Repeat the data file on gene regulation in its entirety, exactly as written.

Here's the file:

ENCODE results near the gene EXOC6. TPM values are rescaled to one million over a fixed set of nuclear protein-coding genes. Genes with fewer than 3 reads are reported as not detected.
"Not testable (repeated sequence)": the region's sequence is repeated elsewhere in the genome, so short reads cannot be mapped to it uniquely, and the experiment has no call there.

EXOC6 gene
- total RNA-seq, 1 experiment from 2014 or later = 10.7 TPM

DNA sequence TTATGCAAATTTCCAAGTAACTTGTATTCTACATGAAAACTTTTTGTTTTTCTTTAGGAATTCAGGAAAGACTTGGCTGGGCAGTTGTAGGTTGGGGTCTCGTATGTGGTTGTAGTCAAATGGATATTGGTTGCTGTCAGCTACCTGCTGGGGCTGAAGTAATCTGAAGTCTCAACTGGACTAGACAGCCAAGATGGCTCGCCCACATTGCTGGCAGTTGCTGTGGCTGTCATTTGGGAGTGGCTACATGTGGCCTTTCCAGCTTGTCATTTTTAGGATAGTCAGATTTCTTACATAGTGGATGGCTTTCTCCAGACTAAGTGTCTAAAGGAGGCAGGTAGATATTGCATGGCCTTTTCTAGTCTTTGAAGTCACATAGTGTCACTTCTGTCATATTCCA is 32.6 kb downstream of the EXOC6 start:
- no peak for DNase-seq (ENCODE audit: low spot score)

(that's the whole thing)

ENCODE results near the gene EXOC6. TPM values are rescaled to one million over a fixed set of nuclear protein-coding genes. Genes with fewer than 3 reads are reported as not detected.
"Not testable (repeated sequence)": the region's sequence is repeated elsewhere in the genome, so short reads cannot be mapped to it uniquely, and the experiment has no call there.

EXOC6 gene
- total RNA-seq, 1 experiment from 2014 or later = 10.7 TPM

DNA sequence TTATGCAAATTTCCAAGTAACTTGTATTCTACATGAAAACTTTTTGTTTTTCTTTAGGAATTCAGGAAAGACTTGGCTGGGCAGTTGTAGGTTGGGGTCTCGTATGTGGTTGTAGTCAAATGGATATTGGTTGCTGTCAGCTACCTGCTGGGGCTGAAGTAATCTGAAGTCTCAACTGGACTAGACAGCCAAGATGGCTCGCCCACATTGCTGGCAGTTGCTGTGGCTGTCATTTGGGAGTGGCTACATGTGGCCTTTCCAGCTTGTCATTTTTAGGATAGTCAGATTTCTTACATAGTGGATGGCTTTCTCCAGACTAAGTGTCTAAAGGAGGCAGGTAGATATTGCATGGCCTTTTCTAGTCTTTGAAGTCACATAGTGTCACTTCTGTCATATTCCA is 32.6 kb downstream of the EXOC6 start:
- no peak for DNase-seq (ENCODE audit: low spot score)